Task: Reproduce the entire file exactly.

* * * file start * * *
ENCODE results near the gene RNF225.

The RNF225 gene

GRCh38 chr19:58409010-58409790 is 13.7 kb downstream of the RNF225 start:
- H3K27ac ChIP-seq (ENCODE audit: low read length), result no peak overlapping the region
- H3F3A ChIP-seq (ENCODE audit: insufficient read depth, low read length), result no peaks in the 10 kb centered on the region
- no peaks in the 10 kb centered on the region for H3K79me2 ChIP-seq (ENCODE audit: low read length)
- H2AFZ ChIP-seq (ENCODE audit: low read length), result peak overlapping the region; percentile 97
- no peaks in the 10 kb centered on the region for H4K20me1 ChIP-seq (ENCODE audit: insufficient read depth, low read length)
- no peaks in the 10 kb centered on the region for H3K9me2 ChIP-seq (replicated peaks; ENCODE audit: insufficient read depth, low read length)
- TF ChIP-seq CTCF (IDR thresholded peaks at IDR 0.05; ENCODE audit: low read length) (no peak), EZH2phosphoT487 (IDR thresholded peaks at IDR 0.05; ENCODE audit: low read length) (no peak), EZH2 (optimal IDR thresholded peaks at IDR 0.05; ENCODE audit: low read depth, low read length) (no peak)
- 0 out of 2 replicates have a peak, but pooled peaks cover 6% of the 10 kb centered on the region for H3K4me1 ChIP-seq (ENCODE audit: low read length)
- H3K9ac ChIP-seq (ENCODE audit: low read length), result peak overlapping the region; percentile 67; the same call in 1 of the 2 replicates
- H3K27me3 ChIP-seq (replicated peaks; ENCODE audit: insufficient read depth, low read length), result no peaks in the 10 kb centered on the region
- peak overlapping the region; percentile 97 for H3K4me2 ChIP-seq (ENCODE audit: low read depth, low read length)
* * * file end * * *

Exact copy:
ENCODE results near the gene RNF225.

The RNF225 gene

GRCh38 chr19:58409010-58409790 is 13.7 kb downstream of the RNF225 start:
- H3K27ac ChIP-seq (ENCODE audit: low read length), result no peak overlapping the region
- H3F3A ChIP-seq (ENCODE audit: insufficient read depth, low read length), result no peaks in the 10 kb centered on the region
- no peaks in the 10 kb centered on the region for H3K79me2 ChIP-seq (ENCODE audit: low read length)
- H2AFZ ChIP-seq (ENCODE audit: low read length), result peak overlapping the region; percentile 97
- no peaks in the 10 kb centered on the region for H4K20me1 ChIP-seq (ENCODE audit: insufficient read depth, low read length)
- no peaks in the 10 kb centered on the region for H3K9me2 ChIP-seq (replicated peaks; ENCODE audit: insufficient read depth, low read length)
- TF ChIP-seq CTCF (IDR thresholded peaks at IDR 0.05; ENCODE audit: low read length) (no peak), EZH2phosphoT487 (IDR thresholded peaks at IDR 0.05; ENCODE audit: low read length) (no peak), EZH2 (optimal IDR thresholded peaks at IDR 0.05; ENCODE audit: low read depth, low read length) (no peak)
- 0 out of 2 replicates have a peak, but pooled peaks cover 6% of the 10 kb centered on the region for H3K4me1 ChIP-seq (ENCODE audit: low read length)
- H3K9ac ChIP-seq (ENCODE audit: low read length), result peak overlapping the region; percentile 67; the same call in 1 of the 2 replicates
- H3K27me3 ChIP-seq (replicated peaks; ENCODE audit: insufficient read depth, low read length), result no peaks in the 10 kb centered on the region
- peak overlapping the region; percentile 97 for H3K4me2 ChIP-seq (ENCODE audit: low read depth, low read length)